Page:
If getting rid of some or all of your lawn is looming large on your to do list, take heart. Starting small is the key to success. I'll have more to say on the process and other benefits of downsizing your lawn in the next post.
Saturday, August 20, 2011
New research by scientists in the Department of Biology at the University of York in England shows that species have responded to climate change up to three times faster than previously appreciated. These results are published in the latest issue of the leading scientific journal Science.
Project leader Chris Thomas, Professor of Conservation Biology at York, said: "These changes are equivalent to animals and plants shifting away from the Equator at around 20 cm per hour, for every hour of the day, for every day of the year. This has been going on for the last 40 years and is set to continue for at least the rest of this century."
Birds, mammals, reptiles, insects, spiders, other invertebrates, and plants featured in the evidence. For example, Atlas moths have moved 67 metres uphill on Mount Kinabalu in Borneo.
Read more at Further, Faster, Higher: Wildlife Responds Increasingly Rapidly to Climate Change.
Friday, August 19, 2011
Thursday, August 18, 2011
Wednesday, August 17, 2011
Tuesday, August 16, 2011
I heard a series of haunting calls as dusk fell tonight. The cats heard them too and leapt to the windows, on full alert. We stood quiet and studied the open garden and woods beyond for several minutes but saw nothing. Then, on my way downstairs, I spied a fox kit trotting past a back window. He seemed joyful and excited, probably because he and his family can finally hunt again after two days and nights of heavy rain. Now, even in mid August, often a dry month, everything is lush and green, and lots of critters on the fox menu are just as eager to be out and about tonight.
Sunday, August 14, 2011
The corn is high now and last night's full moon was called the Green Corn Moon by American Indians. It was also called the Full Sturgeon Moon by fishing tribes, since sturgeon were most readily caught in August.
According to National Geographic, "Once abundant in North America's Great Lakes and upper Mississippi River, lake sturgeon populations have plummeted. These freshwater monsters, the continent's largest fish, are extremely long-lived. Scientists determined that a six-and-a-half-foot (two-meter) specimen caught in Canada in 1953 was 152 years old."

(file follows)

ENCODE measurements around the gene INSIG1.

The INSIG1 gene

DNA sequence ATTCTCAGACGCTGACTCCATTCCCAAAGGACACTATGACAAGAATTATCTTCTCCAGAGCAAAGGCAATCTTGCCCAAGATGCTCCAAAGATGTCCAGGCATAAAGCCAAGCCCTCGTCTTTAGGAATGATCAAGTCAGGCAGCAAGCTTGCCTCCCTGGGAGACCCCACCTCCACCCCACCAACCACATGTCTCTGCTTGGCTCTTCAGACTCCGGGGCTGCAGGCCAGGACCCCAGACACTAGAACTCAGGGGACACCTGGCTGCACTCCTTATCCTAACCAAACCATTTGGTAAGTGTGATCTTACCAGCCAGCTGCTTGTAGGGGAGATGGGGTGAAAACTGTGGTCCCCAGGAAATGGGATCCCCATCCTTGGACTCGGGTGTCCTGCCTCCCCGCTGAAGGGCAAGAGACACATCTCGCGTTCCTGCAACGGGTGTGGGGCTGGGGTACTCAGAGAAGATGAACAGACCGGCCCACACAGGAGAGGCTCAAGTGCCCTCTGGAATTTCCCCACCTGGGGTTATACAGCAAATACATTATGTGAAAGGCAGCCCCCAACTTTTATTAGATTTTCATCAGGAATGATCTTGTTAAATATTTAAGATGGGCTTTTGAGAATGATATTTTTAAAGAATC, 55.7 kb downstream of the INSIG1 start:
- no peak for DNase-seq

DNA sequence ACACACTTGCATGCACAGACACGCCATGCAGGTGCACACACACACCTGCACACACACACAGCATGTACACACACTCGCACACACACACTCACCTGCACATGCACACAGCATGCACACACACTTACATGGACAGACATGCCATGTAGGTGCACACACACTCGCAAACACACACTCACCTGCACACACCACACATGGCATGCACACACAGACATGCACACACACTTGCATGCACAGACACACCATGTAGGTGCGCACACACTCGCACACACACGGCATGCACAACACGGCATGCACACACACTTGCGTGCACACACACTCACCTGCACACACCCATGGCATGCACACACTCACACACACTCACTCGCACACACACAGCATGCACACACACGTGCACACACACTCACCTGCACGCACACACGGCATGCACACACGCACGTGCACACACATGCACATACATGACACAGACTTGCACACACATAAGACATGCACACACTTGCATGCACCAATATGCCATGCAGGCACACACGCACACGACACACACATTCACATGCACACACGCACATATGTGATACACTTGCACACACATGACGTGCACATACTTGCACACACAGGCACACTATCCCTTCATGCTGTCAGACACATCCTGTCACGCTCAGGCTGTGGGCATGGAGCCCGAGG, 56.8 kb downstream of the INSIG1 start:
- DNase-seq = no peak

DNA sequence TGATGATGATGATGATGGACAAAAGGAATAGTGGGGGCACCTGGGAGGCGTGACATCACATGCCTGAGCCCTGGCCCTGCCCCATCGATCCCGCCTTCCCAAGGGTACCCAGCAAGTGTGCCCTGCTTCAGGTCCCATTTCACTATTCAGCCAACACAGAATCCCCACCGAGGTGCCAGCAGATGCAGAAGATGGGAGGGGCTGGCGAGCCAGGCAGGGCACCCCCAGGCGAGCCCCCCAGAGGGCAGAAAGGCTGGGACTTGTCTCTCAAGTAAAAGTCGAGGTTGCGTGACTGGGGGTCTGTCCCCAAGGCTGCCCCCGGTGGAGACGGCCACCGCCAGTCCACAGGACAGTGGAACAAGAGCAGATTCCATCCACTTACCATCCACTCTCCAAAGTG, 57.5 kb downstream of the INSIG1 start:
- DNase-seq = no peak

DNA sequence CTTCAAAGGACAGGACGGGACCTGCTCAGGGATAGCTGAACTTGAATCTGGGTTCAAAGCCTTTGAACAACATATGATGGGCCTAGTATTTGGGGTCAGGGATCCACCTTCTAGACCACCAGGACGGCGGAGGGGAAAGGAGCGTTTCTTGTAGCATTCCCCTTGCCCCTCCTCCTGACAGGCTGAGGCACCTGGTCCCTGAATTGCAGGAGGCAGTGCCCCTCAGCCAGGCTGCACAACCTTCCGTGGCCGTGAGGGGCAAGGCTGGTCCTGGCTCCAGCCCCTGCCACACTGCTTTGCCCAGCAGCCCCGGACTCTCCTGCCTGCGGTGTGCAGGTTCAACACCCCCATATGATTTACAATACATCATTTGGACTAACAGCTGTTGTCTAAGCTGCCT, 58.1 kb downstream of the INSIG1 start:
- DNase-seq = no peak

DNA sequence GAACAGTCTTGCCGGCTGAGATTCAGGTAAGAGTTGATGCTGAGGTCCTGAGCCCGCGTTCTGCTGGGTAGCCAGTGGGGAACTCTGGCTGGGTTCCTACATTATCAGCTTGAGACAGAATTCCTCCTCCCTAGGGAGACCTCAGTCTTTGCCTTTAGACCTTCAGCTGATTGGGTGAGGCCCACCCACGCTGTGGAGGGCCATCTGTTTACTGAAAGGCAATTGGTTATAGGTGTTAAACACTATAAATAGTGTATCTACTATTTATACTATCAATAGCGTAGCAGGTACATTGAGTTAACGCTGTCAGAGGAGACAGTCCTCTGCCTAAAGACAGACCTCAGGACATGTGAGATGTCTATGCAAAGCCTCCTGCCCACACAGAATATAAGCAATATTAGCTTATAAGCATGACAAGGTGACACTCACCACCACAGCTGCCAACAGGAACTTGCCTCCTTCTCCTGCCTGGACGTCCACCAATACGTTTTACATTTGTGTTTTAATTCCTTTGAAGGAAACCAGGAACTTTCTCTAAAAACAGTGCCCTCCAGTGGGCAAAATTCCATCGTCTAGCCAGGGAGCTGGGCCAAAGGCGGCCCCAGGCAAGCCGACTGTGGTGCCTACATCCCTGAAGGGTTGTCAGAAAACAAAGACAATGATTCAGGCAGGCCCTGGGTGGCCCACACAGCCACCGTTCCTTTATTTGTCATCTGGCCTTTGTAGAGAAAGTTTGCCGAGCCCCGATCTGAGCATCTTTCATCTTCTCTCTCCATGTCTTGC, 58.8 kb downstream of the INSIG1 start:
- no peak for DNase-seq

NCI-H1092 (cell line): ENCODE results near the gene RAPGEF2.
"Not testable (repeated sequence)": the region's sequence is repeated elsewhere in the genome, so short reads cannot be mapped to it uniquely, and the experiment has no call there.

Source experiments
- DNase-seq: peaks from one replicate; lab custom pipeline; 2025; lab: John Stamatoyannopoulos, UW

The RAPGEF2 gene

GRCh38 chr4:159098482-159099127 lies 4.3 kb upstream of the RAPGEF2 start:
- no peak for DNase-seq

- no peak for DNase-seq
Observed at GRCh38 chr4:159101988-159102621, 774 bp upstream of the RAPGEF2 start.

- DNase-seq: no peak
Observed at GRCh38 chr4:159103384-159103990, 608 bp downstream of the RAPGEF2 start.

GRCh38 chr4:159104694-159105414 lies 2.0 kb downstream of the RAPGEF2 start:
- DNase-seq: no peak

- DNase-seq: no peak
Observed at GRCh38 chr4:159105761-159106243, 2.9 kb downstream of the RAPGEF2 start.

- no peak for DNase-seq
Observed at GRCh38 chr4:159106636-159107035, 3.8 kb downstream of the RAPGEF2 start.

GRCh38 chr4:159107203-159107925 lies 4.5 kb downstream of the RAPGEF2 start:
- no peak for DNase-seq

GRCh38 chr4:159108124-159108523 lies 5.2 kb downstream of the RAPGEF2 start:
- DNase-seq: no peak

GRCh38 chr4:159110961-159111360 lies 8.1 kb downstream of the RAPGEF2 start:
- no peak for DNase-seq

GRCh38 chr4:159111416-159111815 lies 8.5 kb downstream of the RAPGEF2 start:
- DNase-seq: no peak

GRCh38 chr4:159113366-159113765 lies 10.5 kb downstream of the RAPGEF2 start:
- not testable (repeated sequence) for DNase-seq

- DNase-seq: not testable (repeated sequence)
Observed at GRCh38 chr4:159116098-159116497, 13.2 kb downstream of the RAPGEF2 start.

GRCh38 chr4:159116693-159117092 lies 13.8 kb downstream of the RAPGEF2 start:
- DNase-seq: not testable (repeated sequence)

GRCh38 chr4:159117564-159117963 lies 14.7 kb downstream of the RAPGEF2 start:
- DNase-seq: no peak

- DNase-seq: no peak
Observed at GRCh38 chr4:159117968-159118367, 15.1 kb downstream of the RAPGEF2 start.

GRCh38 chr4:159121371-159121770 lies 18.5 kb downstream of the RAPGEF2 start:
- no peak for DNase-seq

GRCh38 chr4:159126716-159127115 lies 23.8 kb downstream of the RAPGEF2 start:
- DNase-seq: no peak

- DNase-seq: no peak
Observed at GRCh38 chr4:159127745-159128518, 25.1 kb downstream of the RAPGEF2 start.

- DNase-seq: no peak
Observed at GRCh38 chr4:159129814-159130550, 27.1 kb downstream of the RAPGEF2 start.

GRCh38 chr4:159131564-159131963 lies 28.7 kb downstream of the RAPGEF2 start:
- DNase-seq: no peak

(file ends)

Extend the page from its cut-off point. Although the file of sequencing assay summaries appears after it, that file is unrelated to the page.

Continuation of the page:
New England has been blessed with wonderful weather this summer; not too many hot days and enough rain in between to keep things lush and green. I am well aware that severe and historic drought has stricken many other areas of the country. Some are comparing it to the Dust Bowl weather event that occurred in the 1930s. Then and now this kind of drought has caused terrible suffering for every living being.
The drastic climate change events we are experiencing in 2011 will only get worse if we don't act now. It seems that mankind is in deep denial. What will it take to spur global action? As we prepare for a Presidential election here in the U.S., I would like to think that candidates will place high importance on our environmental stewardship responsibilities, but I fear that jobs and economic recovery will block any real progress.
Our economic recovery is imperative, but as Al Gore pointed out in "An Inconvenient Truth," deciding between bars of gold and turning around our climate change future is a decision too many people hesitate to make. Yes, gold is very tempting, but if we can't live on our own planet what good is it?
Sadly, at present all eyes are on gold. The great irony is that while gold may provide "shelter from the storm" in uncertain financial times like these, it has no power to protect us from environmental storms.
Saturday, August 13, 2011
Friday, August 12, 2011